Everything is "unique," though at the same time smooth, level, luminous and safe to the square. An extension of home. From the couch, one finds oneself in the seat of a car, and then through the parking lot under the roof - into the soothing space of a commercial colossus or gastroconcept. In the unleavened, sweet-sour sauces of chaos, chance and instability, on the other hand, the Pole likes to wallow in markets, marketplaces and bazaars. In fry-ups and waffle houses. Here, by contrast, it must be grubby and crooked. Mud or old fritter rule. Opportunity hangs in the air. Disorder, lack of form or its decay rhyme in the minds of customers with authenticity, lower price and eco-origin. It's usually a maelstrom, as both sellers and buyers know, but they play out the bargain theater for mutual enjoyment. And where there's theater, there's scenery. The worse, the better. And so: tomatoes from a crumbling stall are probably fresh and healthy, but from a stool placed somewhere - certainly even healthier. Guano-coated eggs lying in a softened marc are better than clean ones. They necessarily come from the chewiest hens, and each probably has at least two yolks. They would probably sell the fastest from a doused toilet bowl set in the aisle. Because, no matter how someone would design an aesthetically pleasing and functional marketplace, it will always be caught up in bazaar chaos and devoured in installments anyway.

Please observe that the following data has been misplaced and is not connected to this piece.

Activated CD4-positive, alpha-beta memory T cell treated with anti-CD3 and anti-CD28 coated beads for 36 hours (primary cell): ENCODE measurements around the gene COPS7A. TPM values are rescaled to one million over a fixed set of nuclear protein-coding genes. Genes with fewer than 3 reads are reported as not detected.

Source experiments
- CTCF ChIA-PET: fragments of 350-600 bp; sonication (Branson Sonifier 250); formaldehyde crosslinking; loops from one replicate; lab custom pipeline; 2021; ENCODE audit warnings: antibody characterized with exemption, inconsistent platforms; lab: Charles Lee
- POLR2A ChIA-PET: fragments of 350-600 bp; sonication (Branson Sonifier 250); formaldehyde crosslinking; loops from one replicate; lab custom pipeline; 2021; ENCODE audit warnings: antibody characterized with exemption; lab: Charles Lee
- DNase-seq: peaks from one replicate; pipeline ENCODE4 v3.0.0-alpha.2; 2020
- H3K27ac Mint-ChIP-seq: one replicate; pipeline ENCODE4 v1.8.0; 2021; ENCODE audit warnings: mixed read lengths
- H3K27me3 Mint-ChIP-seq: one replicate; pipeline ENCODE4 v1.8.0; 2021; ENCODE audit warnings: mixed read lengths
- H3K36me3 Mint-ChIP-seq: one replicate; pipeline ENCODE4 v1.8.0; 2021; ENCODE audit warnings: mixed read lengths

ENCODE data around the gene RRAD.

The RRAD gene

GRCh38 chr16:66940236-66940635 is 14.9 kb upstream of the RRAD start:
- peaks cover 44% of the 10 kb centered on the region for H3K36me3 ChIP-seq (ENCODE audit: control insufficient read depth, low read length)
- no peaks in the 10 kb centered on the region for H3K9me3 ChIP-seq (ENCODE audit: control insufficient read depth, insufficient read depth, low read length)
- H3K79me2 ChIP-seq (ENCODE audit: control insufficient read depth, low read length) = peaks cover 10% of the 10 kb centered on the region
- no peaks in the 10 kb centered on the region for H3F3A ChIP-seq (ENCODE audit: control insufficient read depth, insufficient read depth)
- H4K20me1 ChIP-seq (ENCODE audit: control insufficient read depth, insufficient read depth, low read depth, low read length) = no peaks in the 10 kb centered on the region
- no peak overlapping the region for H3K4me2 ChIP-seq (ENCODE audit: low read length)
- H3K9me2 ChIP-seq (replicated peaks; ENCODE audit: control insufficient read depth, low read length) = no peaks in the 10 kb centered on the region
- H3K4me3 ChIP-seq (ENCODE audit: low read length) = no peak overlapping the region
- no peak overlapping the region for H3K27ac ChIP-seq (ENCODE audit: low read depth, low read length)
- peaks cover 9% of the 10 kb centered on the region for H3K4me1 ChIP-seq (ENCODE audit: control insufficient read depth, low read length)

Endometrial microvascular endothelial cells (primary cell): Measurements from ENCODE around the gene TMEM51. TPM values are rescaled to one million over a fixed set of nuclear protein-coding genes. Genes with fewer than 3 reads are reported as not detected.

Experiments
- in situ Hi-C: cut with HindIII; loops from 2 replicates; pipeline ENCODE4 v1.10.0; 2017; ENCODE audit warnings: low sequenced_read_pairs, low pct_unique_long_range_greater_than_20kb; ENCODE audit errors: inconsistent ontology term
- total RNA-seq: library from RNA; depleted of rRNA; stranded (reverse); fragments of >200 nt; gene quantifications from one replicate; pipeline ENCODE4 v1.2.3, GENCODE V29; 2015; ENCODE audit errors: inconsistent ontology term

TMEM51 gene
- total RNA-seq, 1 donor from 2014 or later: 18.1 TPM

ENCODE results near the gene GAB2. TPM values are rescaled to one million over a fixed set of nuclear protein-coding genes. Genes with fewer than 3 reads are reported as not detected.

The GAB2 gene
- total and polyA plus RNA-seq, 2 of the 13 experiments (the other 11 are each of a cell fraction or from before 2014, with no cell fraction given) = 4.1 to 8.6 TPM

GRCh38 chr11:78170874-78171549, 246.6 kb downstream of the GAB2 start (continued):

It is apparent that - following the example of politics - also in trade and services we do not like symmetry, or - translating what is intended as an insult into human language - moderation, balance, chiaroscuro. Either or. On the one hand, establishments that look so that you can chow down from the floor, and on the other - the rubber of the markets and the linolea of the fryer. Instead, there is little love for ordinary urban life, which was doing well two decades ago and is still doing well today in other countries. So there are fewer and fewer stores that have lasted themselves several decades, with the same sign or neon sign and general atmosphere. With expeditors who know what they're selling and don't push bullshit, because they realize that an unsolicited customer will return more than once. Until a few years ago, I had a few such favorite outlets; today, bookstores are basically my mainstay. I take turns buying at a select few to keep them alive. And even if I overpay in them, I consider it an investment in my own pleasure of experiencing the real city. For me, a city without a bookstore doesn't count. Especially since in Poland (and with its penchant for the stall!), somehow bookmakers haven't caught on to sweeten the disappearance of bookstores.